wildfire burning through neighborhood homes

Wildfire preparation: Start with small steps

While most associated with wildfires, California isn’t the only state to experience this natural disaster – 38 states are at risk for wildfires.1 In 2020, more than 58,950 wildfires burned 10,122,336 acres of U.S. land, and projections based on the first half of the year indicate that 2021 will be significantly worse.2

It may seem like a hopeless situation, but you can take steps to make your home less susceptible. You can also educate yourself on the causes and spread of wildfires. More than 90% of wildfires are started by humans.3 Knowing the potential dangers and threats can help stop the spread.


Reduce human harm

Human-sparked wildfires spread twice as fast as those caused by nature and burn more intensely.4 Helium balloons caught on powerlines, cigarettes improperly disposed of, and careless use of fire are more dangerous causes because they can start in any season and ignite in areas where flammable items are in proximity and fuel the spread. Educate yourself on how to properly use fire and decrease accidents to stop fires from starting.

Create a defensible space

Fire needs fuel to spread – grass, trees, shrubs and other combustible material. Creating a defensible space around your home can reduce the threat and spread, either from embers, direct flame or radiant heat. In some states (California Public Resource Code PRC 4291), maintaining defensible space is mandated by law, and many insurance companies will require diligent adherence to these zones to qualify for coverage.

The most important area around the home is the Ember-Resistant Zone or the area under and around all attached decks. There are two additional zones, the Lean, Clean and Green zone that includes 30 feet surrounding the home and the Reduce Fuel Zone that includes the area from 30 feet to 100 feet or the nearest property line.

Maintaining these zones includes steps like using non-combustible mulch materials, removing dead and dying greenery, keeping trees and bushes appropriately trimmed, limiting plants and combustible patio items, using fire-retardant plants, finding alternate storage areas for garbage and recycling, storing vehicles elsewhere and creating appropriate vertical and horizontal space between trees.

According to the CAPE Wildfire Risk Analysis Study, “Properties with higher than 30% vegetation coverage in Zone 1 had a 115% higher wildfire claim frequency and 272% higher loss ratio compared to those with less than 10% coverage.” For details on how to properly maintain the zones, you can learn more here.

Planning tree spacing graphic

View or download the graphic as a PDF.

“The most important fire prevention can be ‘free’ if you can do it yourself,” said Jackie Latronica, SageSure Territory Sales Manager for California. “Clean away leaves and dead branches regularly. Clear out under the deck, clean gutters and remove debris from the roof, and trim back trees and brush to create a defensible space. Replace wood mulch with rocks and keep it free from debris. Keep your lawn watered and use fire-resistant landscaping trees and shrubs.”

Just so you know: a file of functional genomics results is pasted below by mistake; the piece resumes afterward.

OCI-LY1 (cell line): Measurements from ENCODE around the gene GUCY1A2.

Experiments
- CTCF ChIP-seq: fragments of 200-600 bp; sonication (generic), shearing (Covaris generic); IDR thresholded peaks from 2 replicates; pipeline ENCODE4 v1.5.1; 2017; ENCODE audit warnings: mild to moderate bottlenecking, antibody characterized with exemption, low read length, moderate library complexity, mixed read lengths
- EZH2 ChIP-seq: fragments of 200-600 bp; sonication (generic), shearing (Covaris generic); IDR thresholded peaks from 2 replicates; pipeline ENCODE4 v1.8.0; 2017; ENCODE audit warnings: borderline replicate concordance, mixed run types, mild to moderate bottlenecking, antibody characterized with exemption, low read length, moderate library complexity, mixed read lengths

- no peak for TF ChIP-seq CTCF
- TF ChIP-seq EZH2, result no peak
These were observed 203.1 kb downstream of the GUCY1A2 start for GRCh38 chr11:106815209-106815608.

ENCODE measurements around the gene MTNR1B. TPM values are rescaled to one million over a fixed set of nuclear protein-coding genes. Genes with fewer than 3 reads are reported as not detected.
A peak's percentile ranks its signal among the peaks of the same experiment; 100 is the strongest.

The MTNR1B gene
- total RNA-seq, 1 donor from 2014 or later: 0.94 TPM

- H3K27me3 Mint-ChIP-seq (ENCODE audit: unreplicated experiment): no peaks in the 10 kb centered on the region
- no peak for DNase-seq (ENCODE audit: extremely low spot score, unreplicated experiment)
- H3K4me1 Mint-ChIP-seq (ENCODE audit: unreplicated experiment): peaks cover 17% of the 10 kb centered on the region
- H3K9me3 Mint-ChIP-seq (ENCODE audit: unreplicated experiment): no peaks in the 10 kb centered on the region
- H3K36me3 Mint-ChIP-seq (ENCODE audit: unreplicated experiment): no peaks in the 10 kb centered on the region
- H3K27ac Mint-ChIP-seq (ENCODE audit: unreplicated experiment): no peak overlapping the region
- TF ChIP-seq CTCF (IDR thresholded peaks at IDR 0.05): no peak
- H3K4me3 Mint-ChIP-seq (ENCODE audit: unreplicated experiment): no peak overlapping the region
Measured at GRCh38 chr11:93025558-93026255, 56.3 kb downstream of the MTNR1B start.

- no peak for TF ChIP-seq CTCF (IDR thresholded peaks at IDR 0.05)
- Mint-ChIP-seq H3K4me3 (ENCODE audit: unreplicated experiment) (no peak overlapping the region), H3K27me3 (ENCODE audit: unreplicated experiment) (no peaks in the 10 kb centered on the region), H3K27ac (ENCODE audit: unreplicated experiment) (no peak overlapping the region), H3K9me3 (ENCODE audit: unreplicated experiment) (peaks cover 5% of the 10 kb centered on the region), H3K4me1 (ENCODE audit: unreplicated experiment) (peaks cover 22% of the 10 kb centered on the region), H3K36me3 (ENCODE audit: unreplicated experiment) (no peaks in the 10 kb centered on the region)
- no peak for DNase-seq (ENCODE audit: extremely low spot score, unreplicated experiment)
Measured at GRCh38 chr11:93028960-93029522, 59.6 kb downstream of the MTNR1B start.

Harden your home

When it comes time for home improvements, making thoughtful choices about products and replacements can go a long way in fireproofing your property. Fire-retardant roofs, tempered glass windows, and non-combustible materials for decks and fences are ways you can further protect your home. If you’re able to, add a watering system to keep your yard from becoming dry and more flammable. Some homeowners choose to have their homes sprayed with fire-retardant foam when a wildfire is approaching. Have this service identified and lined up before it becomes a crisis.

Rally your community

Don’t stop at your property line. Work with your neighbors to understand and maintain the defensible space zones in your community.

“Your home is less vulnerable to wildfire spread if the properties in proximity are also taking action to create defensible space around their homes,” Latronica said.

Coordinate a monthly workday in your neighborhood and encourage everyone to focus on simple weekend projects that can make a real difference. Then enjoy some R&R together afterward.

Properly insure your home

With any natural disaster, having the right homeowners insurance policy and any riders or endorsements in place is the first step to protecting your home. As wildfire season approaches, review your policy. Ensure you have coverages that will enable you to restore your home and belongings if a wildfire were to cause damage. Remember, during an impending threat, many companies are unable to write new policies. If you need to make changes or adjustments, don’t put it off. It’s also a good idea to create a document folder where you keep important insurance paperwork so you can take it with you should you need to evacuate. Take some time to educate yourself on filing a claim. Once your insurance is in place, you can begin thinking about other practical steps.

Wildfire threats can seem daunting. Knowing where to start to protect yourself from this natural disaster can feel overwhelming. Educate yourself, take small steps and work toward bigger ones. Maintain your property and consider improvements that have fire-retardant components. Just like fighting the wildfire, you must approach prevention from every angle.

1. https://www.iii.org/article/facts-about-wildfires
2. https://www.nifc.gov/fire-information/statistics/wildfires
3. https://www.iii.org/fact-statistic/facts-statistics-wildfires
4. https://www.sciencemag.org/news/2020/12/human-sparked-wildfires-are-more-destructive-those-caused-nature